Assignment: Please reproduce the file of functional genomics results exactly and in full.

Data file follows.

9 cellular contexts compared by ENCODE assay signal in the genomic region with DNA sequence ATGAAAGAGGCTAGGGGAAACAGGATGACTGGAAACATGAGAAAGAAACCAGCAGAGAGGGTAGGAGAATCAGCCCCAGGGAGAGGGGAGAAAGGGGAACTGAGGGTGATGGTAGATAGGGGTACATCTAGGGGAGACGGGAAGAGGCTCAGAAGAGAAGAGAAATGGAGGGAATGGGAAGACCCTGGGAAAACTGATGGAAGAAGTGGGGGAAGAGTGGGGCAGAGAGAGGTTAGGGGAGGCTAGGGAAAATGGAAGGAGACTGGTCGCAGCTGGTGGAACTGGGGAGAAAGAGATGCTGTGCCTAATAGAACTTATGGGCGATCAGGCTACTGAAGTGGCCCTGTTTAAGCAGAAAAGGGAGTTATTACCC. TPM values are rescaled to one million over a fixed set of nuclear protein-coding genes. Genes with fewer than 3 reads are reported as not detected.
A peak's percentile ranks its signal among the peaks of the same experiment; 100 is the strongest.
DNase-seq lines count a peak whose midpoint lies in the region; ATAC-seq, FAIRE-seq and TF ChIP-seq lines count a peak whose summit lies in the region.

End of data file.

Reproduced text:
9 cellular contexts compared by ENCODE assay signal in the genomic region with DNA sequence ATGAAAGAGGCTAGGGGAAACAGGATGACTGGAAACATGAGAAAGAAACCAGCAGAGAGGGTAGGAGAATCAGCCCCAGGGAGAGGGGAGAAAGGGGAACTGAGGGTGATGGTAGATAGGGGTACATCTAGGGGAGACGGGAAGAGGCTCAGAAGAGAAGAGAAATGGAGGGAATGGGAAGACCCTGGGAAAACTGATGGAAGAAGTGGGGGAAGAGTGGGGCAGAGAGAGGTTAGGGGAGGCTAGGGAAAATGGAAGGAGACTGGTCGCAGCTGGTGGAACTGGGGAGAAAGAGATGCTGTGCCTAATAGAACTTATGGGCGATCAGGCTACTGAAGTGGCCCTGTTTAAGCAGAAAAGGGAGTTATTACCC. TPM values are rescaled to one million over a fixed set of nuclear protein-coding genes. Genes with fewer than 3 reads are reported as not detected.
A peak's percentile ranks its signal among the peaks of the same experiment; 100 is the strongest.
DNase-seq lines count a peak whose midpoint lies in the region; ATAC-seq, FAIRE-seq and TF ChIP-seq lines count a peak whose summit lies in the region.